14 ways to make your email subject lines compellingly clickable
Love to increase the open rate of your emails? Discover 14 ways you can make your email subject lines compellingly clickable.
Isn’t it funny how the smallest things can be so intimidating? A creaky door in the dark… the thought of a stinging insect trapped in a sleeping bag with you… writing an email subject line.
When it comes to writing marketing copy, nothing is scarier than those few words that either jump out of a crowded inbox and say “open me!” or go ignored (or worse get your email deleted without being opened).
14 ways to make your email subject lines compellingly clickable
With 21 years of award-winning copywriting experience under our belt, we’ve got an advantage over most people – we know how to craft email subject lines that are compellingly clickable. So we thought we’d share 14 of our tips to help you.
1) Write your subject line last
Your subject line may be the first thing your recipient reads, but we recommend leaving it to last when writing your email. Only tackle your subject line once you’ve got a full scope of what your email covers, and the key points it makes.
2) Make it relevant to your reader
Don’t make the classic mistake of trying to write a clever subject line, or one that appeals to you; you’re not the one (hopefully) opening your email!
Instead, put yourself in the shoes of the recipient and think about what they care about. What’s going to appeal to them? What words will they respond to? What benefit can you hint to to let them know this is an email THEY want to read?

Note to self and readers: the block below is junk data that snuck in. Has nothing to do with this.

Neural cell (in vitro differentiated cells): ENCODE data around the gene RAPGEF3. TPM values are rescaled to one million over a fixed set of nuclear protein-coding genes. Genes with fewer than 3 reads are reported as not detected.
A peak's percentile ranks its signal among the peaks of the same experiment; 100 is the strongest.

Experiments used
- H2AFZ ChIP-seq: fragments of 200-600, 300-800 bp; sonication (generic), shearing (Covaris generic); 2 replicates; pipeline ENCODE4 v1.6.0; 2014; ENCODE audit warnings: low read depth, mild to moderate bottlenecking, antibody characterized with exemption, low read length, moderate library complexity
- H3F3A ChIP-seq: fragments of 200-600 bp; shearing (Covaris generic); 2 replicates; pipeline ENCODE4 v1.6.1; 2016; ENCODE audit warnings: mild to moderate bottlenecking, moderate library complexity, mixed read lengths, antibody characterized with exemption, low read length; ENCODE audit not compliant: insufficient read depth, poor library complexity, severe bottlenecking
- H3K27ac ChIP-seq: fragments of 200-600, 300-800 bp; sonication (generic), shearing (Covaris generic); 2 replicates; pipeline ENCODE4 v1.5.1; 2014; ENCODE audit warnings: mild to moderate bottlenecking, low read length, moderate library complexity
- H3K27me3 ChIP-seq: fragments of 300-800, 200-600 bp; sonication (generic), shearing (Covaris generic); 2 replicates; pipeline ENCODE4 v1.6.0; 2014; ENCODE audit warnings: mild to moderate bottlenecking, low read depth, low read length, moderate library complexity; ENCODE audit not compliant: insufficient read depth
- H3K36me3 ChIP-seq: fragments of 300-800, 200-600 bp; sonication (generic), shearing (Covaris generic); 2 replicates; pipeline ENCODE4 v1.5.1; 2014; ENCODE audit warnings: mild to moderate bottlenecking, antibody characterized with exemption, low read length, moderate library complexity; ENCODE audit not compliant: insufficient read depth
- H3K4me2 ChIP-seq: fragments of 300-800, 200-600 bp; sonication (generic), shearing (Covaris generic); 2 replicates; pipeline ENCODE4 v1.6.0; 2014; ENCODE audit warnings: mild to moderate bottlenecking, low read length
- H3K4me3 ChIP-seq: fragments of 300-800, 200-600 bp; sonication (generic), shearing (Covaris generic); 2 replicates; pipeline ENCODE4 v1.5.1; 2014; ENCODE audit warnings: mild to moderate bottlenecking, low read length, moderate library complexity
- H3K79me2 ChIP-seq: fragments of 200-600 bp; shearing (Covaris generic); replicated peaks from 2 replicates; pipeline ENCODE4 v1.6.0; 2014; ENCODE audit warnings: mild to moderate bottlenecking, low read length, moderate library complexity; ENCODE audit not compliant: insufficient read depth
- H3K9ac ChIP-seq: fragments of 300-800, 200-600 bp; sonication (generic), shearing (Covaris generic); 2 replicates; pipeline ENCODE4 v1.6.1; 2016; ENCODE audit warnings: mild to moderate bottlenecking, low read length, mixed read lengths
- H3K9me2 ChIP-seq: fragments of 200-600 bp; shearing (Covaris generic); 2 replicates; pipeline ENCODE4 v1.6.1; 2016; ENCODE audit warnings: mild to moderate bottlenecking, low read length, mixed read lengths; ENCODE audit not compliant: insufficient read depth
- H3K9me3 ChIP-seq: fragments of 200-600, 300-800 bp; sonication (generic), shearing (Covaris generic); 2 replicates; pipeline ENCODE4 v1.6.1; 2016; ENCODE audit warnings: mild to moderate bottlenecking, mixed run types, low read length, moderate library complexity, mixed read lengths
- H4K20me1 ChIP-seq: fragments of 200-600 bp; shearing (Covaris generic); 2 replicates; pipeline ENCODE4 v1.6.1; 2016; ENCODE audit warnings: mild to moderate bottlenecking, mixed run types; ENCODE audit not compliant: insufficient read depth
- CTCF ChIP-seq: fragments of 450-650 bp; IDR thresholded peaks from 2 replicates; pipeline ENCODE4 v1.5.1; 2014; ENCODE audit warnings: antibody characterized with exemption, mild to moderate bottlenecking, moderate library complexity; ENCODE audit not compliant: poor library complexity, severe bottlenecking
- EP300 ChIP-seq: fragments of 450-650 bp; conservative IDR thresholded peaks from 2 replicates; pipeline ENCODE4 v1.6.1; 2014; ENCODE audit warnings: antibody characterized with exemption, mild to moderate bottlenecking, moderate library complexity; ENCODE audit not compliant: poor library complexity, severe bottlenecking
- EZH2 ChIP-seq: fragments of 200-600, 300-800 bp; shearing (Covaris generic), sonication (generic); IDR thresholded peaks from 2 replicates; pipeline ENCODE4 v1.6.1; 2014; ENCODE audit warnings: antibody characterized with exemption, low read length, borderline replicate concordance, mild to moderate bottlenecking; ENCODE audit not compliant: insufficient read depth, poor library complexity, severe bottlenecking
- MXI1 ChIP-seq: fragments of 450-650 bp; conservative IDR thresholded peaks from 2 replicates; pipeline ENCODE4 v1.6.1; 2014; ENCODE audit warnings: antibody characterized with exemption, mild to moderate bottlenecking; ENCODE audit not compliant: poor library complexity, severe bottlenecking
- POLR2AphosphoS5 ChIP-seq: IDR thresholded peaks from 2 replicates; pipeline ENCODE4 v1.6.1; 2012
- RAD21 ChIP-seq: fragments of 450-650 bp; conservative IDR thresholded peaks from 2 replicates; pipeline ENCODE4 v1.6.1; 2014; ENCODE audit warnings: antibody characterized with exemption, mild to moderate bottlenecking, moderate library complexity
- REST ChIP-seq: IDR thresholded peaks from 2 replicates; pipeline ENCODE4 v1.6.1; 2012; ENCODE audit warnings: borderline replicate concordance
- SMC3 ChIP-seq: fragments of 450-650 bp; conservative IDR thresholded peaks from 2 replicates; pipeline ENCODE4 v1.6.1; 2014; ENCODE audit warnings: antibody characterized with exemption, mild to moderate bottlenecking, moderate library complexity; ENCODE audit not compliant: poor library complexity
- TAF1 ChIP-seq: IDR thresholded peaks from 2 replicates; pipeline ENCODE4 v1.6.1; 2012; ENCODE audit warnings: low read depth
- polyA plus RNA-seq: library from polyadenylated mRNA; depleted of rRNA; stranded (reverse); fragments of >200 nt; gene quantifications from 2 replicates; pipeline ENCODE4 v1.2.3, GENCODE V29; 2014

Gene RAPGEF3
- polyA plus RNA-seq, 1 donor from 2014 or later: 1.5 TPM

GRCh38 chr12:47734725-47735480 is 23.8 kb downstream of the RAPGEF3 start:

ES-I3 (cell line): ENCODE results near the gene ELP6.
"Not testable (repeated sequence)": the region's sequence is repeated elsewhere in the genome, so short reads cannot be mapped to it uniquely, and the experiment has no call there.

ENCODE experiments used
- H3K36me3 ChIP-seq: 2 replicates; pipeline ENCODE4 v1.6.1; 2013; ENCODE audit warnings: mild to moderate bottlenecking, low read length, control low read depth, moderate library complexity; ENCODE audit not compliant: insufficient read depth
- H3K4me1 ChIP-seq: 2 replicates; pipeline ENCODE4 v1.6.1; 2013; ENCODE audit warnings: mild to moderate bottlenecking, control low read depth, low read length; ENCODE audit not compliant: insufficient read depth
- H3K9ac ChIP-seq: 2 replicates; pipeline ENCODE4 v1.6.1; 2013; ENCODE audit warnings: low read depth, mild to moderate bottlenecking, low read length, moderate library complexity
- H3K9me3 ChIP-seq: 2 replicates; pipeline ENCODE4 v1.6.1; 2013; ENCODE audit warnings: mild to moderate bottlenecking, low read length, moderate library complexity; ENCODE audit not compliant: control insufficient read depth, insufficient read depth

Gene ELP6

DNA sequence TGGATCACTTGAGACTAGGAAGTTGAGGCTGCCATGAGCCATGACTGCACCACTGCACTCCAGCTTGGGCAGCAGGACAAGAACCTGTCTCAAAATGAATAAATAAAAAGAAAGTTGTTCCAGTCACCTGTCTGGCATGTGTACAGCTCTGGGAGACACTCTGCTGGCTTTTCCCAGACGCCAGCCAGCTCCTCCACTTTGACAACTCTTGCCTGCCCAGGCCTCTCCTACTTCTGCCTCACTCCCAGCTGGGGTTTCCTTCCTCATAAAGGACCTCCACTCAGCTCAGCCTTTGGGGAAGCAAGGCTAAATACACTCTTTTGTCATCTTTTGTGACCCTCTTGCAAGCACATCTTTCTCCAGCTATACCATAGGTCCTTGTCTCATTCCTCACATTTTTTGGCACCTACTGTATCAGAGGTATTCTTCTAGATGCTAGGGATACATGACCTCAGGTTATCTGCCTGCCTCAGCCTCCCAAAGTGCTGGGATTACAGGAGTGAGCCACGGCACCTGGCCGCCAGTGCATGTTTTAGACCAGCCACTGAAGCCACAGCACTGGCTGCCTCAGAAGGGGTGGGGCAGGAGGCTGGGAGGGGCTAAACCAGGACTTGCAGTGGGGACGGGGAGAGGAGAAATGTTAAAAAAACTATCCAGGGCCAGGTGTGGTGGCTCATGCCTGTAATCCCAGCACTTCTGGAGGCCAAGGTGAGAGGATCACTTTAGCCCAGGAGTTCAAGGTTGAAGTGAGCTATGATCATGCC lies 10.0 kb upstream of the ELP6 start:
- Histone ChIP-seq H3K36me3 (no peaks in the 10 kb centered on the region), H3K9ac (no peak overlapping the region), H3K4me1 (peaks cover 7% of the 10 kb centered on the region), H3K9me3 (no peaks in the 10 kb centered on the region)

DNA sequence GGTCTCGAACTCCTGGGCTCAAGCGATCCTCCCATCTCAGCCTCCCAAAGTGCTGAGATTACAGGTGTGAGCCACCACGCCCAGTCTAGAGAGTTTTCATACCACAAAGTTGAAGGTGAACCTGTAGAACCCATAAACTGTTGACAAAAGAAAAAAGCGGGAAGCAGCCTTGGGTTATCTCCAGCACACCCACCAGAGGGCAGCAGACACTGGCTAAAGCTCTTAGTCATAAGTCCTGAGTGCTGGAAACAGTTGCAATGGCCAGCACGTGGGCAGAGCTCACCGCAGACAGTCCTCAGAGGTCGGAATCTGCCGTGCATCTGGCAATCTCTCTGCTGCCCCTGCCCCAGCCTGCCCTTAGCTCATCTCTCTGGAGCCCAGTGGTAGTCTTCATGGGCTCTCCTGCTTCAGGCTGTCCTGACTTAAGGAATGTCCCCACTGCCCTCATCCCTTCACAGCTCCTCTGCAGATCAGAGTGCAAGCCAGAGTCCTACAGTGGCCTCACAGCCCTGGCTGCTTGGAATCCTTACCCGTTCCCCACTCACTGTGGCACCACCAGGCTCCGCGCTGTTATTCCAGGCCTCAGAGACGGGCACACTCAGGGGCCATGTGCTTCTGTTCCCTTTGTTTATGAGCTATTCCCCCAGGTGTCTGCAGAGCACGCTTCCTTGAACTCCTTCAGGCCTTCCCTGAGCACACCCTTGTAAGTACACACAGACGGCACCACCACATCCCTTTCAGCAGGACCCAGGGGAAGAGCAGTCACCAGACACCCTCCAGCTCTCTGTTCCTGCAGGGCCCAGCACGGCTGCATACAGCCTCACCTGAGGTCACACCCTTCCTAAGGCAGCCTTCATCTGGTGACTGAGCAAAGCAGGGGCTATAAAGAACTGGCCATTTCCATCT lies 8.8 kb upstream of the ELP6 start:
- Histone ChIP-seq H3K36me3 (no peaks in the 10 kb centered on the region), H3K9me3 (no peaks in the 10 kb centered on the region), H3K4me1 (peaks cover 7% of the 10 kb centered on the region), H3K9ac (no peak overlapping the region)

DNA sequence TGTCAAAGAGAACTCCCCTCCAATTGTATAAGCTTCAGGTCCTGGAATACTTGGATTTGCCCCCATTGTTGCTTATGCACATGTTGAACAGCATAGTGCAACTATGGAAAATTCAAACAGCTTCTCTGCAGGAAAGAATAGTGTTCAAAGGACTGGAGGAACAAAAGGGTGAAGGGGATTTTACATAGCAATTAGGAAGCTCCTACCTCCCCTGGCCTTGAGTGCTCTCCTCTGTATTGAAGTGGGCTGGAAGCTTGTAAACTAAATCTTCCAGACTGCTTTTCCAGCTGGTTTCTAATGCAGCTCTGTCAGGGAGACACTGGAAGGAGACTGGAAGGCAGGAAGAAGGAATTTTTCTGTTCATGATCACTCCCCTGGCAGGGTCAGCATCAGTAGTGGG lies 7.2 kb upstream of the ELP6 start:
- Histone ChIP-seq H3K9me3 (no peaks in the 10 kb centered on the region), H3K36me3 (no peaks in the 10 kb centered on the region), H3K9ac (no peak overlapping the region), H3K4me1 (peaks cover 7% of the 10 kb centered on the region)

3) Make it short
You don’t have space to say much in an email subject line – and you have even less if someone opens it on a mobile phone. Most inboxes will show around 60 characters of your subject line, and a phone will show about 30. So get your point over in as few words as possible.
4) Start with your most important words
With so few words available, we recommend starting with the most important. That way if your subject line is cut off, the most compelling point will still be conveyed. So for example, instead of saying:
It’s May! Time to spring clean your house and claim your free mop
You might say:
Claim your free mop and get started on your spring clean!
5) Cut out dead words
You also don’t have time to include ‘dead words’ – words that don’t add to your message and just take up space. So try to resist starting a subject line with these words:
- How are you?
- Us again!
- It’s Friday
- We hope you like this
6) Set the tone for your email
While the main aim of your subject line is to encourage people to open your email, it’s not the only job it has to do. Your subject line should also prepare the recipient for the message and tone of your email.
Get this wrong, and you could find the wrong people opening your email, or raising expectations that you can’t fulfil.
For example, if you send an email about increasing your prices with the subject line “You’ll never believe our news!” you’ll probably have quite a few disappointed customers.
So don’t be tempted to bait people to open your emails with shock subject lines. Instead set the tone for your email with an appropriate and relevant subject line.
7) Be single minded
Your email may include a number of points, products or actions, but resist the temptation to make your subject a list of all topics. Instead think of what unifies your email and focus on that.
For example, if you’re sending out details of current products or offers, your subject line could refer to a spring sale, or new spring products. If you’re announcing a number of structural business changes, your subject line might talk about streamlining your services.
Try to always consider your topic in light of a benefit to your recipient though. Is there a positive angle or spin you can create from the email topic(s)?
8) Use keywords in your subject lines
We’re used to thinking of our web copy in terms of SEO keywords, and the same principle should apply to your email subject lines.